Flipping through the channels this week, I landed on the Twilight Zone that is England in the time of the coronavirus.
We get their channels, but they don't get ours, so we are watching in real time, through a one-way mirror.
Holly and Phillip were on the couch, practically sitting on top of one another, it seemed to my virus-alert Irish eyes.
A stream of guests came into the 'This Morning' studio: there was an update on the soaps, a cookery slot and a fashion parade. There was even a viewers' prize of a family sunshine holiday. Where did they think they were going?
I contacted a cousin in London to see how that contingent of the family were coping with the crisis.
Here in Ireland, we had shut the pubs, banned all events, battened down the hatches and were crossing the street to avoid each other. Meanwhile in England - where half my father's siblings emigrated - the British government was putting hundreds of thousands of citizens' lives at risk by inaction.
Finally, today, Boris Johnson decided to take action and tell pubs, cafe's and restaurants to close.
"Do you want to get out of there before it's too late?" I asked him. "How is your mother, is she safe?"
He didn't seem to have a clue what I was on about. I'd say he must have thought I was having a nervous breakdown.
They knew nothing about the certain collapse of the health service due to the tsunami that would come without containment.
It was "just a flu", I was assured. Don't worry - only the very old and the terminally ill are at risk. We'll all get it and gain immunity. From this side of the water, it was baffling.
Over there, life was rattling on as normal - as the virus spread - in a freedom that already seems like a bygone age for us. They're stuck in a recent past of about a month ago.
How could they not know what's happening? A cursory Google search would reveal the truth. It's like they're sleep-walking into disaster.
Despite our history and our differences, I always thought the British and Irish had a lot in common, culturally and socially. We're nearest neighbours, there's a lot of crossover, and we share a sense of humour.
But our wildly divergent responses to this crisis have exposed the massive cultural chasm between Ireland and Britain.
It is quite unnerving to witness the UK in some collective state of denial, or ignorance - or both - in the face of an existential threat. Is it mass cognitive dissonance? A mentality of grandiosity? Blinkered arrogance? The ostrich approach? They're getting the mushroom treatment: kept in the dark and fed sh**e.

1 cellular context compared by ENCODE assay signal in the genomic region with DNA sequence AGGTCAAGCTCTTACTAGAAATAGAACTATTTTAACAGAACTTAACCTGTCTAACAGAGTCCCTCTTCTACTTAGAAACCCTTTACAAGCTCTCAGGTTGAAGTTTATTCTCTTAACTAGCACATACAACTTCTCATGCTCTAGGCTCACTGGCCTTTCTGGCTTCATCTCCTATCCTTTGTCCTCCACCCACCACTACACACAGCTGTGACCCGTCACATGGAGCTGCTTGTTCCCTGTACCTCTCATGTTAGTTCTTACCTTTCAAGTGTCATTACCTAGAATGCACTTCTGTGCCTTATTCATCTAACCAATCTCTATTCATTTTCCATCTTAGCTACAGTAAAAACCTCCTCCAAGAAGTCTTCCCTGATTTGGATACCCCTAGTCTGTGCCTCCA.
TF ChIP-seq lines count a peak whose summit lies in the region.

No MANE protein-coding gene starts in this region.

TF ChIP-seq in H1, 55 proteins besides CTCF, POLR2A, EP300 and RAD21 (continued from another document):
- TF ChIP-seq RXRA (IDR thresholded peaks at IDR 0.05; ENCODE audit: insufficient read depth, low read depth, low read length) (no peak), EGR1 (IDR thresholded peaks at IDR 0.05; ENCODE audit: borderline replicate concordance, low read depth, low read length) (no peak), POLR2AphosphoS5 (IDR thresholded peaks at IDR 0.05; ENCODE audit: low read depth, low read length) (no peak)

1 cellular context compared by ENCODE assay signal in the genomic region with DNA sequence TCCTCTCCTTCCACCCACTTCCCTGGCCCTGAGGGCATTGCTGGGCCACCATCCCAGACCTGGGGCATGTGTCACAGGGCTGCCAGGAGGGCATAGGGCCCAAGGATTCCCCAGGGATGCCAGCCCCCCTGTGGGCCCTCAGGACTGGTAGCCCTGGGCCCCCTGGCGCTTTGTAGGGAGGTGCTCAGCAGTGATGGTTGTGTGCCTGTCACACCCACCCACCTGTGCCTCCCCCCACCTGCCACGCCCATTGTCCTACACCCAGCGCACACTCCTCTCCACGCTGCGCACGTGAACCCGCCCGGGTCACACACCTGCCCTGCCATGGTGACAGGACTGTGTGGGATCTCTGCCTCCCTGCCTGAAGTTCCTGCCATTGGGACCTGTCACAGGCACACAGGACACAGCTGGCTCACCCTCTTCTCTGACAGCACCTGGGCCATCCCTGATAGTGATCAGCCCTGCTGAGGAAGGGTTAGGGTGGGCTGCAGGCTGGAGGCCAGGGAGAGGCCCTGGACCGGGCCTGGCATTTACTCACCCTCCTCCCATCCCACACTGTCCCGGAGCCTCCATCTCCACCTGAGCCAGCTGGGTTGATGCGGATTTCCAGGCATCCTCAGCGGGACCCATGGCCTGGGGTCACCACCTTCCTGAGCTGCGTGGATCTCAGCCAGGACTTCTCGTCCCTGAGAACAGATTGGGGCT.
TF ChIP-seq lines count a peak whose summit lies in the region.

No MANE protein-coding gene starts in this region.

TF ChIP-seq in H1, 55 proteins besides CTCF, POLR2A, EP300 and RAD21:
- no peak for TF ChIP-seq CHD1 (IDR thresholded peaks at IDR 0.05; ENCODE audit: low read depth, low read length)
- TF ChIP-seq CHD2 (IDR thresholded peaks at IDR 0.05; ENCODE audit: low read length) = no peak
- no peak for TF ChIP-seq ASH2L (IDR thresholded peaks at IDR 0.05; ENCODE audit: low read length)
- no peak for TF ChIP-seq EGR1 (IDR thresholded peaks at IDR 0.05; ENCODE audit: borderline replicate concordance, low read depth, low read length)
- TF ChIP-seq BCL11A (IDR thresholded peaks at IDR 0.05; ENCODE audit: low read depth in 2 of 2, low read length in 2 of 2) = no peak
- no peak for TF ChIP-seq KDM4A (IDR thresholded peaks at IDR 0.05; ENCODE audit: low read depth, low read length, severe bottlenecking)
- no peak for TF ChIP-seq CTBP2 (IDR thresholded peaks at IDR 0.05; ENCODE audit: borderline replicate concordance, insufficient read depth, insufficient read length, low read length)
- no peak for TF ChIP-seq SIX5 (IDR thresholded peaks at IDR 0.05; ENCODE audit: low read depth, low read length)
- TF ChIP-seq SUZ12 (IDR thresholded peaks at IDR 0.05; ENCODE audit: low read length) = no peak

It's hard not to write them off as a bunch of ill-informed, deluded morons who'll kill us all. But when you look at the message being conveyed about Covid-19 from the three pillars of propaganda - media, politics and business - you can see how it's happened.
The UK editions of 'The Sun' and 'The Mirror' covered the coronavirus with stories about British holidaymakers' outrage at the pubs being closed in Benidorm, and a Liverpool bride-to-be's "nightmare" when her hen party in Spain was called off because the country went into a state of emergency. 'The Daily Mail' reported how British tourists there defied the lockdown and taunted police, chanting: "We've all got the virus, na, na, na, na."
A press release from a UK PR company informed me how local league football matches' attendances were up by 90pc since the Premier League shut down. This was supposedly good news in the same day as 55 deaths in Britain from coronavirus.
Trusted commentators are disingenuous in their message to the public on talk shows. Dr Hilary Jones went on 'Good Morning Britain' to claim Ireland was only taking such robust measures because it has no health service and boasted of Britain's NHS. It's known that Italy's health service was one of the strongest in the world, when Covid-19 wreaked havoc.
In this topsy-turvy world, one of the few public figures speaking truth on the coronavirus is Piers Morgan - and he is being dismissed as a crank.
It doesn't take a genius to work out that massive events are a bad idea in a pandemic - and, in my view, Cheltenham was reckless endangerment.
Yet just this past weekend, Stereophonics packed out the Motorpoint Arena in Cardiff for two nights, and Lewis Capaldi played to 11,000 people in Aberdeen. He tweeted: "Bring your hand sanitiser, cos it's going to get filthy!"
There's a cohort in Britain who appear to think we Irish are "hiding" from the virus, or obediently allowing ourselves to be coddled.
They think they're being brave with a "Blitz spirit" of "keep calm and carry on". But this war is different. It requires something challenging in a unique way: a long, hard slog of restricted freedoms by the healthy, to protect the vulnerable.
Cowardice is pretending it's not happening. What is brave is having the courage to take your head out of the sand - and to face up to the stark reality of what needs to be done.